On the November ballot, Floridians will vote on two amendments that would make changes to special exemptions to property taxes on homestead properties and one amendment that would make it more difficult to pass future amendments.
Florida voters will consider six amendments to the state’s constitution on the November ballot. A super-majority of 60% is required to amend the constitution.
Amendment 4 – Vote twice on amendments
Amendment 4 would make it harder to amend the Florida Constitution. Currently, amendments can be placed on the ballot by the Florida Legislature or by citizen initiative. To place a constitutional amendment on the ballot by citizen initiative, proponents must collect signatures equal to 8 percent of the total number of votes cast in the last presidential election. For the 2020 election, that meant 766,200 signatures.
The rules for amending the state’s constitution were already amended once. In 2006, voters approve an amendment to require a 60% super-majority vote to approve future amendments. Amendment 4 would require voters approve new changes to the constitution in two separate elections before the amendment would become law.
• Vote “yes” to require new amendments be approved in two successive general elections.
• Vote “no” to keep the amendment process as it currently exists.
Supporters of the change claim the current process makes it too easy to amend the state’s constitution, and that voters are sometimes confused by the wording on the ballot. Once an amendment is in place, it takes another amendment to change or remove it. Voting on it twice would make it more difficult to change the constitution. They also point out that in the past, some items placed on the ballot by amendment (such as a rule about the confinement of pregnant pigs) are not matters that should be in the constitution.
Opponents of the change argue that requiring two votes will make it too difficult and too expensive for most citizen initiatives to pass an amendment.
The amendment is supported by the Florida Chamber of Commerce and the sponsoring organization, Keep Our Constitution Clean. The amendment is opposed by the Florida League of Women Voters, League of Women Voters of Florida, the AFL-CIO, the ACLU, Common Cause, Florida Rights Restoration Coalition, Florida Conservation Voters, Service Employees International Union, Organize Florida, Florida Immigrant Coalition, Florida People’s Advocacy Center, Florida Center For Fiscal and Economic Policy, Floridians for Freedom PAC, SEIU 1199. Florida C3 Civic Engagement Table and Florida Rights Restoration Coalition.
Amendment 5 – Transfer of Homestead Exemption
Amendment 5 proposes a change to the state Constitution, effective date Jan. 1, 2021, to increase, from two years to three years, the period of time during which accrued Save-Our-Homes benefits may be transferred from a prior homestead to a new homestead if the property owner moves.
• Vote “Yes” to increase the period to transfer Save-Our-Homes benefits to thre years.
• Vote “No” to keep the law as it is, with a two-year limit to transfer Save-Our-Homes benefits.
The Save Our Homes Amendment of the Constitution was approved by Florida voters in 1992 and went into effect in 1995. This amendment places a limitation of 3% on any annual assessment increases on the taxable property value on homestead properties in Florida. (This does not apply to improvements of the properties.) The goal of Save-Our-Homes was to protect longtime property owners from spikes in taxes due to rising property values around in their neighborhoods.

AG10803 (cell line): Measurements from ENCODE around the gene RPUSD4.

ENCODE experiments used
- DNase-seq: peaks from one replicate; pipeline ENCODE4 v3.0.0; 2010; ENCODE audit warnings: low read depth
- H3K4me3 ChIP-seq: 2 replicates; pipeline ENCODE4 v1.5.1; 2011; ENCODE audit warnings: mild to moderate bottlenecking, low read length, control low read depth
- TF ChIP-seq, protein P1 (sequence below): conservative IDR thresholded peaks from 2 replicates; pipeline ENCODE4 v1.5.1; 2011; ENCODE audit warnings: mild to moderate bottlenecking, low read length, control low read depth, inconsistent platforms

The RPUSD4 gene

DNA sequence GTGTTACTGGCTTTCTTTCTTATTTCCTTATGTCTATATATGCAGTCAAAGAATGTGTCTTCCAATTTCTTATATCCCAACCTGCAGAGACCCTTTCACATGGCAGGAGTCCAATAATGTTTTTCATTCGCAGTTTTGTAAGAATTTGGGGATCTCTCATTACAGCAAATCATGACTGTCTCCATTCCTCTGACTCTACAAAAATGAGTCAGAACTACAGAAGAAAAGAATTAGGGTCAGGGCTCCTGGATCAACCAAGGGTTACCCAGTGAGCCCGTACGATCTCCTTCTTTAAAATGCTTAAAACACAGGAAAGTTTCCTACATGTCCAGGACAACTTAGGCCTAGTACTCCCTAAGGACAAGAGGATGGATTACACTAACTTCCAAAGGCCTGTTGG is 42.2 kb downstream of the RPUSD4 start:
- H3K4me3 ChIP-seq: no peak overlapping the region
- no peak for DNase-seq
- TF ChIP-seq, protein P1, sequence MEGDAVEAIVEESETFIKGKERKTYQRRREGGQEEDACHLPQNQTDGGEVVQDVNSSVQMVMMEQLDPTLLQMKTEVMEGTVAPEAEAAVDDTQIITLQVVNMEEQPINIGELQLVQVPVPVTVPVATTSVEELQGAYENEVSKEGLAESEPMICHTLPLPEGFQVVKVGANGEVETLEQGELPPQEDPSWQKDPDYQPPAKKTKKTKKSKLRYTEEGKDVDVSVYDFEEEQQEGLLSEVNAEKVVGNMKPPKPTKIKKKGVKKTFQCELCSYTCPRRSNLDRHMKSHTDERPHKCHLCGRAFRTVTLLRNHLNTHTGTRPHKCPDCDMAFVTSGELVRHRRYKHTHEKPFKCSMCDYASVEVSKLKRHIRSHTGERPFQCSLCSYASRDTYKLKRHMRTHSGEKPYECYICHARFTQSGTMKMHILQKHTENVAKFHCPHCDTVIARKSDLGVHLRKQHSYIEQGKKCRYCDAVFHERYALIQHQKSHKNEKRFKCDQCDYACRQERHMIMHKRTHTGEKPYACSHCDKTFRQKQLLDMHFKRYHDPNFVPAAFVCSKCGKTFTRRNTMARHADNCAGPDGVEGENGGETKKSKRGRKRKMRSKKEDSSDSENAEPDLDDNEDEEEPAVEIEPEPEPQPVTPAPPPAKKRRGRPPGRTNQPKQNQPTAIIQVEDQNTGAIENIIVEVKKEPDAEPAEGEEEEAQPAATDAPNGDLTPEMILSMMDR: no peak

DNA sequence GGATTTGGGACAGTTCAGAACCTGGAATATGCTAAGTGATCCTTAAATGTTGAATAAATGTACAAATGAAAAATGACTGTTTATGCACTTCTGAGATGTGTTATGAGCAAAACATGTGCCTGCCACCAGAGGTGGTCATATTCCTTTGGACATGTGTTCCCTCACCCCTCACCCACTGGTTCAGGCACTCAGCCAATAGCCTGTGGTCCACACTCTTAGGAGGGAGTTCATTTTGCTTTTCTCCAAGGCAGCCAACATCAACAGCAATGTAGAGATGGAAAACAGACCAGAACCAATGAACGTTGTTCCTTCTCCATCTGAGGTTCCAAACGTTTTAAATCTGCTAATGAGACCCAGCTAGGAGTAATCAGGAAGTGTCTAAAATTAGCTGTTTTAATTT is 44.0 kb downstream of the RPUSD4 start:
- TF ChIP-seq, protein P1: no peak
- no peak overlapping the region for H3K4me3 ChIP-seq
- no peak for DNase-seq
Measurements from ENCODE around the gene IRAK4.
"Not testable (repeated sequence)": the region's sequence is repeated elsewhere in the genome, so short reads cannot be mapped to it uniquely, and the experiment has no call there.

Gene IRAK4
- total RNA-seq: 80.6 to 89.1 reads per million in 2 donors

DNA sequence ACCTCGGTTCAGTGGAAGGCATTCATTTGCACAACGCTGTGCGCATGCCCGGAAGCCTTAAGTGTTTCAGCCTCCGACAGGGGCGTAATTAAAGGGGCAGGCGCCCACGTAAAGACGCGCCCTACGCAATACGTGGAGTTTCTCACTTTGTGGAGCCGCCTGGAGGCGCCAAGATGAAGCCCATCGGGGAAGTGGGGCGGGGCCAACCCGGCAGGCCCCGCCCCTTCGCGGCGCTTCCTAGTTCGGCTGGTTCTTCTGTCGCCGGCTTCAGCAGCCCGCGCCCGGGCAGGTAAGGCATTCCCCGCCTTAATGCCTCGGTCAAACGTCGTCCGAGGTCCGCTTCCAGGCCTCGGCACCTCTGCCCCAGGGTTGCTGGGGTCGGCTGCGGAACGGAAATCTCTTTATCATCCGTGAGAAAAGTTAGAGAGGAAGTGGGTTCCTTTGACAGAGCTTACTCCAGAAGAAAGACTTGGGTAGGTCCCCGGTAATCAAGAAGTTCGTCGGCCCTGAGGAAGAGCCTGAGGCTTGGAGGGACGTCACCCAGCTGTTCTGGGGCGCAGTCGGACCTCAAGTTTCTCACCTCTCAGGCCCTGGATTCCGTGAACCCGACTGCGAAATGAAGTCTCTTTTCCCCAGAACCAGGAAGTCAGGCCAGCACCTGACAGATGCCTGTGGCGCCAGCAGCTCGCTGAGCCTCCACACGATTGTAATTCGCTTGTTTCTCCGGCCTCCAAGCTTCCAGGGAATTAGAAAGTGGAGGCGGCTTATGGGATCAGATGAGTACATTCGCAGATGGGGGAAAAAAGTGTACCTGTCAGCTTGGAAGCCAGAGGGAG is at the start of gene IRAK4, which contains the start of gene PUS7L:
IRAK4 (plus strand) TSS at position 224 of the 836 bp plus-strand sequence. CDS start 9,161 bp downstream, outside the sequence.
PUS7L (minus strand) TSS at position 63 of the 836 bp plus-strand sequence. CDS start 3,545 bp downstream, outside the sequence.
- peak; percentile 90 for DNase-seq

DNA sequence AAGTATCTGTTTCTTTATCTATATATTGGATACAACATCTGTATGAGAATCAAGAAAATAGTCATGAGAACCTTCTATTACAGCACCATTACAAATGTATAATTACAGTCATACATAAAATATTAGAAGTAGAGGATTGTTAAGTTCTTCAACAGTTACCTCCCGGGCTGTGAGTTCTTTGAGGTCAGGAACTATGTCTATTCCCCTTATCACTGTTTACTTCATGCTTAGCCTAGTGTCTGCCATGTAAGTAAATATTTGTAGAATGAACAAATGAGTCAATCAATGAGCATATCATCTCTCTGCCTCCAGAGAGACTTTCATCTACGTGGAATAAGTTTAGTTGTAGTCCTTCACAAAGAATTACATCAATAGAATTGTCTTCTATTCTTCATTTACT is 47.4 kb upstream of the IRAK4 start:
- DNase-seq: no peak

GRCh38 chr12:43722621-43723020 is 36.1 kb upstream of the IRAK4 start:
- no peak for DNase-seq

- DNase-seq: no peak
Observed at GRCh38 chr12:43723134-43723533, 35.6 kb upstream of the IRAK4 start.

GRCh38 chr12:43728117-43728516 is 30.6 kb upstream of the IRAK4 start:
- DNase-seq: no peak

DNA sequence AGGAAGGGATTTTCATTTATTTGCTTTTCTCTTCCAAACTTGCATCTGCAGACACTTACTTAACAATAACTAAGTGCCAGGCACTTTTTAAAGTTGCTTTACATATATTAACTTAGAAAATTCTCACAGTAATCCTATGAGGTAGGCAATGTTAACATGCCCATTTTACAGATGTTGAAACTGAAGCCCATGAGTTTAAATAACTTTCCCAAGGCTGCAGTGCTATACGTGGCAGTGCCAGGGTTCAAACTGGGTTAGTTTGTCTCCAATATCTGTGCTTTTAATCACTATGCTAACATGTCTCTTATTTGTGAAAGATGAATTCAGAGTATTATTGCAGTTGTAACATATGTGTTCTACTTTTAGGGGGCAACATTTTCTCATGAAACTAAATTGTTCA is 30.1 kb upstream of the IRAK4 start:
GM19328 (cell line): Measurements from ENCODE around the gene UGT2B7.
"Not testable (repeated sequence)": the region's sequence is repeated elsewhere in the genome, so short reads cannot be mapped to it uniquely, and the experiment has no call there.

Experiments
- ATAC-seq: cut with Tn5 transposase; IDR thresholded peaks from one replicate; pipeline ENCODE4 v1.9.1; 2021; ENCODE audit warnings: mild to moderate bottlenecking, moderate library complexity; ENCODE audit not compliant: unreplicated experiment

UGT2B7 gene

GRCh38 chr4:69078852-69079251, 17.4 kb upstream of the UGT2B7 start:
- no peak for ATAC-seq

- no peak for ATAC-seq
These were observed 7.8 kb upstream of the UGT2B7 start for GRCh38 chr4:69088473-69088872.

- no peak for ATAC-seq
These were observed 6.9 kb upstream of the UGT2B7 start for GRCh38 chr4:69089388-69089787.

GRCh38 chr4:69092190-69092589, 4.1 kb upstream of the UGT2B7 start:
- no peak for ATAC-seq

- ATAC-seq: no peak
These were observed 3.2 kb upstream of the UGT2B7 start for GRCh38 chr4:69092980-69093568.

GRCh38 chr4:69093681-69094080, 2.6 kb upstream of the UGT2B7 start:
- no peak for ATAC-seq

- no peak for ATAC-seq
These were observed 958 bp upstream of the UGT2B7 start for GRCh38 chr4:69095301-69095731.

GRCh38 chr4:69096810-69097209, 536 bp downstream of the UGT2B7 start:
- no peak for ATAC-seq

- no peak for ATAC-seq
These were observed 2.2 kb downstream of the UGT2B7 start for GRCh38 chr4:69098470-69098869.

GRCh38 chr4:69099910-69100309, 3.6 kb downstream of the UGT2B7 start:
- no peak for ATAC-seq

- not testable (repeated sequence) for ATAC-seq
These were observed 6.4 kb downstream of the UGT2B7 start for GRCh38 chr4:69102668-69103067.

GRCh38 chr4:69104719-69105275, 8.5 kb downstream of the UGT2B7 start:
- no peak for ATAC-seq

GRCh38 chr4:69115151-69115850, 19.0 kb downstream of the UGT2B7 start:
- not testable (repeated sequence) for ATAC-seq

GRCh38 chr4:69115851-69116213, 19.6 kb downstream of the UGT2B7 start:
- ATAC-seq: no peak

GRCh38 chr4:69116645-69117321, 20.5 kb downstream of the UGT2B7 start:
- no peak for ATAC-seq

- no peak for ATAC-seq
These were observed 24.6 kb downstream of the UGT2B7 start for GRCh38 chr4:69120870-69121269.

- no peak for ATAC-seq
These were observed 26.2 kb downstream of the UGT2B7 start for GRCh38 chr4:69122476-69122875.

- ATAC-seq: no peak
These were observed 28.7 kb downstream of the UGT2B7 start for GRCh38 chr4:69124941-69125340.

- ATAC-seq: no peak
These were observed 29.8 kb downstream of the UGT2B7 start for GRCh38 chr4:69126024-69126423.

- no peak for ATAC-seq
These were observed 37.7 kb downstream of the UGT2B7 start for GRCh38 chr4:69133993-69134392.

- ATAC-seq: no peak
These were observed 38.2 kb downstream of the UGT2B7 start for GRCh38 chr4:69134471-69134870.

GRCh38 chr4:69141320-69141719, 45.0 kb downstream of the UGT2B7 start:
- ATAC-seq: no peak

Proponents say the change would fix a potential pitfall for portability because homestead exemptions take effect on Jan. 1, meaning the sale of a home late in the year would effectively reduce the portability from two years to little more than 1 year and a few days.
Opponents say this change would negatively impact city and county governments and school districts, which rely on property taxes, and could reduce property tax revenue available for funding local schools and other services like police, fire and infrastructure. Opponents also say it would limit the ability of local governments to control their budgets based on their county needs.
The Florida Legislature supports this amendment. It was placed on the ballot by the legislature.
The Florida League of Women Voters opposes this amendment.
Amendment 6 – Tax discount for widowed spouses of veterans
In 2006, Florida voters approved an amendment that allows disabled veterans age 65 years or older to take a discount on their homestead property tax equal in proportion to the amount of their disability, as determined by the U.S. Department of Veterans Affairs.
Currently, this discount is only in effect for the lifetime of the disabled veteran. Amendment 6 would provide the additional homestead exemption to the surviving spouses of disabled veterans. The discount would be in effect until the spouse remarries, sells, or otherwise disposes of the homestead property.
• Vote “yes” to extended the extra property tax exemption currently given to disabled veterans to their surviving spouses.
• Vote “no” to keep the law as it is.
The amendment is supported by the Florida Legislature. It was placed on the ballot by the legislature. Proponents argue extending the discount would help disabled veterans’ spouses keep their property taxes lower.
The amendment is opposed by the Florida League of Women Voters, whose position is: “no tax sources or revenue should be specified, limited, exempted, or prohibited in the Constitution.”
Editor’s note: Sources for this story included publications by the Florida League of Women Voters.
To read Part 1 in this series, CLICK HERE.